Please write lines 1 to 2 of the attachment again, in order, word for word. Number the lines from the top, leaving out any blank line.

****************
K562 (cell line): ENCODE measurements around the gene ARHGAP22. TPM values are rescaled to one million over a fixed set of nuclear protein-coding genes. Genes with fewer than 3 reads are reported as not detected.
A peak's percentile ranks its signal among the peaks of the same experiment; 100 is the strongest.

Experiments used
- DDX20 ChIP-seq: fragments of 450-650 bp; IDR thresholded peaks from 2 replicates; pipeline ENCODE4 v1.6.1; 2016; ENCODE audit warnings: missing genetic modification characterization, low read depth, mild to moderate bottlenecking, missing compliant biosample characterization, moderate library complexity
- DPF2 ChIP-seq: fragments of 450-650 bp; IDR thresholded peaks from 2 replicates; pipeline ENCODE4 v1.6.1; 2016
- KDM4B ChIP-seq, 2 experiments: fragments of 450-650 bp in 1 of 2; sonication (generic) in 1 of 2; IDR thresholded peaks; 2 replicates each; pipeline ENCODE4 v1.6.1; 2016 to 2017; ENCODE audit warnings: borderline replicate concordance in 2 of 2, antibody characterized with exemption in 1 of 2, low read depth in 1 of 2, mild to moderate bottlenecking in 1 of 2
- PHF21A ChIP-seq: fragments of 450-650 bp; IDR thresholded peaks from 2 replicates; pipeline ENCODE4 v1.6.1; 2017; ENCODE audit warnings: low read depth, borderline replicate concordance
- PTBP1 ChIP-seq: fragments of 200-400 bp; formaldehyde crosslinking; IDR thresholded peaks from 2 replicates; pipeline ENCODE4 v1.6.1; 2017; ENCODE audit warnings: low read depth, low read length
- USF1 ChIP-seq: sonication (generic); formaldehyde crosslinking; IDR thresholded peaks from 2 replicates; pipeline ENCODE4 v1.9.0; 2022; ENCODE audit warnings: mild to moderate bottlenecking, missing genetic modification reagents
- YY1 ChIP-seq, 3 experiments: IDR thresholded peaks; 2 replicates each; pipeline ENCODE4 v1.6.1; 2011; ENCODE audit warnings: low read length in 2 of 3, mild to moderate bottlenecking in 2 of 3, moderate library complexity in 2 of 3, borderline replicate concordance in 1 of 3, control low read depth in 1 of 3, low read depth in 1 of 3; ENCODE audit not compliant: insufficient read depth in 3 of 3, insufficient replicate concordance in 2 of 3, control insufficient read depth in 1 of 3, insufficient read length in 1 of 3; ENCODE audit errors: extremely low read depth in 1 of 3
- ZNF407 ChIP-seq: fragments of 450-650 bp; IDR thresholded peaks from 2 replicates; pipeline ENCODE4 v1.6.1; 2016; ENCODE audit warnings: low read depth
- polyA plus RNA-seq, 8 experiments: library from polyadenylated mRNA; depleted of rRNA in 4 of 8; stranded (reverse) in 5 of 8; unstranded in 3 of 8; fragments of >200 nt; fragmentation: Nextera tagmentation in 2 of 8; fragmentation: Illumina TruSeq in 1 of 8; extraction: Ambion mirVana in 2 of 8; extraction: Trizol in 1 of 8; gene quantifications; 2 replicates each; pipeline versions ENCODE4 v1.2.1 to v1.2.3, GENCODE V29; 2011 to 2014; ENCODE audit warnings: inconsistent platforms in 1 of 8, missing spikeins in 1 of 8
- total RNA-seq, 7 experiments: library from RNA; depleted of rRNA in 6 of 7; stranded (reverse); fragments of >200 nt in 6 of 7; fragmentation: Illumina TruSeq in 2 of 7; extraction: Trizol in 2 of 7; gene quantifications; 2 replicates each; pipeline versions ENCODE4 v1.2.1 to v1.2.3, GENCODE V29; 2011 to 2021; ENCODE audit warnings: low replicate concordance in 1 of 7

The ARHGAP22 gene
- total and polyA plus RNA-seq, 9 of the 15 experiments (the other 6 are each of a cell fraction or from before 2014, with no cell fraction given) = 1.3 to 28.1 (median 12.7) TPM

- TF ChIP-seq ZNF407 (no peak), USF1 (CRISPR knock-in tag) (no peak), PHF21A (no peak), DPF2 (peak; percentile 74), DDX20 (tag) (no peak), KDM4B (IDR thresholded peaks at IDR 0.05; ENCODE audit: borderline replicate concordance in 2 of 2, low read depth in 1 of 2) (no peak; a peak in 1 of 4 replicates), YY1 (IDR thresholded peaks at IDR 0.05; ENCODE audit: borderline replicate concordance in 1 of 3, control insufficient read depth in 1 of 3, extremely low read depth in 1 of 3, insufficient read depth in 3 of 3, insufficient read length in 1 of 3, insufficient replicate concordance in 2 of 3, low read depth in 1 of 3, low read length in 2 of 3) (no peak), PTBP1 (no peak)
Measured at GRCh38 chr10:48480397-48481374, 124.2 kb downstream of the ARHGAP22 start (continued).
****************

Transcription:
K562 (cell line): ENCODE measurements around the gene ARHGAP22. TPM values are rescaled to one million over a fixed set of nuclear protein-coding genes. Genes with fewer than 3 reads are reported as not detected.
A peak's percentile ranks its signal among the peaks of the same experiment; 100 is the strongest.